THE BLOG
01/15/2015 05:03 pm ET Updated Mar 17, 2015

A Catholic Sister's Ministry in the Transgender Community

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I had just come out of Sunday Mass and my phone rang. "Sister 'Monica', My name is 'Brad.' I don't know if you remember me, but I met you a couple of weeks ago at the transgender support group." I quickly responded, 'Yes, of course, I remember you. You were sitting on my left." With an audible sigh of relief he added, 'Well, I was wondering if you would be able to come see me because I'm in the hospital. I tried to kill myself.'

That was six years ago and since then Brad has become very special to me. We don't live in the same city anymore, but stay in touch. I see him every year when I visit his city and had lunch with him a few of months ago. He was more at peace with himself than I'd seen him in a long time. I pray for him so much that he will finally value himself as much as I treasure him.

How fitting it is that God's best gift to me in my ministerial life as a Catholic sister is now, at the end. I am 71 years old and have had the privilege and joy of being present among the transgender community since 1999. I could never have imagined the extent to which my own life would be shaped by them. They have taught me so much about courage, about the value and the cost of being honest with oneself, with others, and with God.

As I finished my term as vocation director for my religious congregation in 1998 I felt called to minister among the lesbian and gay community. I, like many of us, have family and friends who are gay and lesbian and believe they don't deserve the rejection they often live with from society and religious groups. "Go forth with God's blessing and ours, but minister quietly and under the radar" the leadership of my community told me.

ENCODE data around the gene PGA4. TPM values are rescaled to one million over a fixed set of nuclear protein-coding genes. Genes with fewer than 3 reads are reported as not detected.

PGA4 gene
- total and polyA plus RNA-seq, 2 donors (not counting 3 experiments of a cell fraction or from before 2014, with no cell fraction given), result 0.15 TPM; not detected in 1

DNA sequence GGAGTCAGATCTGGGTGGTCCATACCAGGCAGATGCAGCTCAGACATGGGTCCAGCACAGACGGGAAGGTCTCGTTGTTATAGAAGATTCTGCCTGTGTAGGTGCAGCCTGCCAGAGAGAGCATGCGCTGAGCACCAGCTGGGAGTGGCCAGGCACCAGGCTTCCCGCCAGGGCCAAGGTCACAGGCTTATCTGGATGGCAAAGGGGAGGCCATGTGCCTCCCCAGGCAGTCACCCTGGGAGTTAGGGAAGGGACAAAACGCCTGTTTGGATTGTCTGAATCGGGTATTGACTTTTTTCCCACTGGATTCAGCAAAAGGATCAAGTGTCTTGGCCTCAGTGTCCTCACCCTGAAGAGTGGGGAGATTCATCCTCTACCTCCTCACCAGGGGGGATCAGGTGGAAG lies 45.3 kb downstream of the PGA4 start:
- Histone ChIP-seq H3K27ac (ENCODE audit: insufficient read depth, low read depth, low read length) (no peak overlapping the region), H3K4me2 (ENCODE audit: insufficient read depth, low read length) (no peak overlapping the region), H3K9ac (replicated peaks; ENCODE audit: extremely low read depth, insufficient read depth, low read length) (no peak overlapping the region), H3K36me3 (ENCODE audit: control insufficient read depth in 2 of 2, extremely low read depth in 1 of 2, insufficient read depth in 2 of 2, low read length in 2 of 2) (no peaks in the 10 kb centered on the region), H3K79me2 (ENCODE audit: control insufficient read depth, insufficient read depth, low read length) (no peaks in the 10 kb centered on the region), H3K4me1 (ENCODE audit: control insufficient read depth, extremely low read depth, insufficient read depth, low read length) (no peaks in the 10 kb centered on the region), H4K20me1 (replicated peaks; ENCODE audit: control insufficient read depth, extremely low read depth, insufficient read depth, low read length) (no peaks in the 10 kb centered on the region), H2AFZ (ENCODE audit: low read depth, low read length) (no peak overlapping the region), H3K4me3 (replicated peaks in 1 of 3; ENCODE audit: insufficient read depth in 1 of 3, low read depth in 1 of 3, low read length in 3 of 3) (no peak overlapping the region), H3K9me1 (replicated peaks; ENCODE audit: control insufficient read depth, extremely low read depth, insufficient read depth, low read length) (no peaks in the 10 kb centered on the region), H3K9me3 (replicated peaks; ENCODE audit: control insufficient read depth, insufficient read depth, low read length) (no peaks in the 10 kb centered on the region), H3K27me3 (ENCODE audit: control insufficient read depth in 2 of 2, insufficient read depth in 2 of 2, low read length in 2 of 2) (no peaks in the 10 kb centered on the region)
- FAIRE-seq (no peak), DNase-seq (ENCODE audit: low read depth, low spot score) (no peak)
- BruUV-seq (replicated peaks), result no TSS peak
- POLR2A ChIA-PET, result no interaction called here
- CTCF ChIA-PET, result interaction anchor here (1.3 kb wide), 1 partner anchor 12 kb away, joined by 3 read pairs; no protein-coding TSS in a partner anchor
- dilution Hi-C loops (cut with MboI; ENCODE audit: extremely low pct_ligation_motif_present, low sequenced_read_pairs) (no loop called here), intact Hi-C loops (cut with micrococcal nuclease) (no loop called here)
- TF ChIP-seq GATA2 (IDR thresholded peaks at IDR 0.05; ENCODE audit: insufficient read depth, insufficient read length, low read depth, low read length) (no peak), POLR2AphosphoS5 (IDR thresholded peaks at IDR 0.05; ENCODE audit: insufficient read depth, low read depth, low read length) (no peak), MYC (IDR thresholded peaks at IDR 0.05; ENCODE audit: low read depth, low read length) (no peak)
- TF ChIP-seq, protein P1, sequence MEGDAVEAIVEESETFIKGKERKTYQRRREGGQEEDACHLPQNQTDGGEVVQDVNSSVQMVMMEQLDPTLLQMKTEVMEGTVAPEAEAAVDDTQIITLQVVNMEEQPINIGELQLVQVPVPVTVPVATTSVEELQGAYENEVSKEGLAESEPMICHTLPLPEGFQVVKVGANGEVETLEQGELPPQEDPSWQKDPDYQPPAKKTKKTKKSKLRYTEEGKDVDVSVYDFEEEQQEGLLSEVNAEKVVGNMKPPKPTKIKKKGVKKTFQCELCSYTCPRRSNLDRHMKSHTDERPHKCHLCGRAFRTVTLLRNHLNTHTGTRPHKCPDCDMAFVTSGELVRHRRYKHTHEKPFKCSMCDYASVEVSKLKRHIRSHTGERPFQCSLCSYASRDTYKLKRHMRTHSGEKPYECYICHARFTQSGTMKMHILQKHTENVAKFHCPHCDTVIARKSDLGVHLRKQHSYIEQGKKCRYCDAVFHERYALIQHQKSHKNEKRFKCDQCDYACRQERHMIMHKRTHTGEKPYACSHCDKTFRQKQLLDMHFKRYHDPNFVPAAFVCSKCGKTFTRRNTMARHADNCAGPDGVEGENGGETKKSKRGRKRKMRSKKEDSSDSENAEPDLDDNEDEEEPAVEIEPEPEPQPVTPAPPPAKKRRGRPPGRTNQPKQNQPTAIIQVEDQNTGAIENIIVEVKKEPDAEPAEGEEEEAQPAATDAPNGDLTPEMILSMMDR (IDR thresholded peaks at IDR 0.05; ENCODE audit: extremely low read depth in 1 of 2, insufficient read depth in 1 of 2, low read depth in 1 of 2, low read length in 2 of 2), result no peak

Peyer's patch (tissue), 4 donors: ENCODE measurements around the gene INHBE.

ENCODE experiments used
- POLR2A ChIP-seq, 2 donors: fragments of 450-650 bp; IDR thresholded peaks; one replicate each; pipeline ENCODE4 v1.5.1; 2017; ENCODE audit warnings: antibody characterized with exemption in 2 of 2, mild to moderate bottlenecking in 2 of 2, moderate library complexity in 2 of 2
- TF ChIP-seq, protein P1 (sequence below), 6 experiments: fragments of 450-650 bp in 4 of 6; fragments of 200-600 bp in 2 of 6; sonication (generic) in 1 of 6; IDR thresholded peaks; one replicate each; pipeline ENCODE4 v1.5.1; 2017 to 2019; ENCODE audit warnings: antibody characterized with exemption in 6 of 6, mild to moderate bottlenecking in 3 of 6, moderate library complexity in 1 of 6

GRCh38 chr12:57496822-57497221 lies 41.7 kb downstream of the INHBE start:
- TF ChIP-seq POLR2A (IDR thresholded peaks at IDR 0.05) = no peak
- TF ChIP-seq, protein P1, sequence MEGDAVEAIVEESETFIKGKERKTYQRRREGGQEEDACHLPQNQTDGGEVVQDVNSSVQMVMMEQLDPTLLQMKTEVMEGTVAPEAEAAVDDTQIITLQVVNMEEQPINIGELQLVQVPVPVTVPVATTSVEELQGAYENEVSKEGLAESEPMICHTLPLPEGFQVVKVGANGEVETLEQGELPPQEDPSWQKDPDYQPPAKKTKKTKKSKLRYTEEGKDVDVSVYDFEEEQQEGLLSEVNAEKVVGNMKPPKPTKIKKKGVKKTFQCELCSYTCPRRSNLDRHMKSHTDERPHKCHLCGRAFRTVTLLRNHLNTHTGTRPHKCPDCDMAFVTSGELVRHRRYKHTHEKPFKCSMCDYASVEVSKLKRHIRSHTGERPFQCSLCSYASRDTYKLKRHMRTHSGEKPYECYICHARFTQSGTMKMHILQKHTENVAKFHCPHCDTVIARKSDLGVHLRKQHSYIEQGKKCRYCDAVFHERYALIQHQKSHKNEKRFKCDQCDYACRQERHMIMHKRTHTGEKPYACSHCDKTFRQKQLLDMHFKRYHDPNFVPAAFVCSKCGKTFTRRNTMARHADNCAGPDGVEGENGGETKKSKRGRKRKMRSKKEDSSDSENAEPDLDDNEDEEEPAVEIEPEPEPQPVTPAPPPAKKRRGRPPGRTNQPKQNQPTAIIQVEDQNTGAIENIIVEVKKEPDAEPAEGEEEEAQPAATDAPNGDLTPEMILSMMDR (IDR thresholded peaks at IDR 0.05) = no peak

I had begun only a few months when I met my first transgender person at a PFLAG meeting (Parents, Families and Friends of Lesbians and Gays). I asked if we could meet so I could understand better what being transgender means. I very soon came to experience my relationship with them as a "call within a call." As surely as God called me to religious life, I knew as well that I was called by God to be an affirming presence among this community of God's mostly invisible people. While there is no public, official position of the Catholic Church regarding people who are transgender, it would be safe to say that the hierarchy of the Church would likely forbid this ministry. For that reason neither I nor my congregation can be named here.

From the outset, I felt that my call from God has two dimensions. One is to be a spiritual companion to those who struggle to navigate the minefields of transition, reminding them repeatedly that God is not against them but with them. The second is to be an advocate on their behalf and a witness to their lives.

With regard to the first, I believe that when we are trying to live our lives honestly and with integrity we are moving toward God and not away from God. Whether in a formal retreat setting or in the many informal ways I companion them, I remind them that they are precious and loved by God.

Secondly, it is my great privilege to bring my transgender friends out from the darkness of the margins of society into the light where they can be seen as who they are -- gifted, struggling human beings as we all are. I've mediated with families when asked by them. I've coordinated many Trans Awareness Evenings to provide an opportunity for people with open minds and hearts to meet and talk with my trans friends.

In the past 16 years I have come to know well over two hundred transgender people. From the beginning I had a passion to be a supportive companion to them in the deeply spiritual journey of claiming and living in their truth. My mantra has always been "What gives glory to God is for us to be the person God made us to be. When we are trying to live as honestly as we can our lives gives praise to God."

I've spent thousands of hours listening giving comfort and encouragement. I've cried and laughed with them, held them, and prayed with them. To be part of their lives has been a privilege and grace of God beyond what I can describe.

For more about Sr. Monica about her ministry, visit here.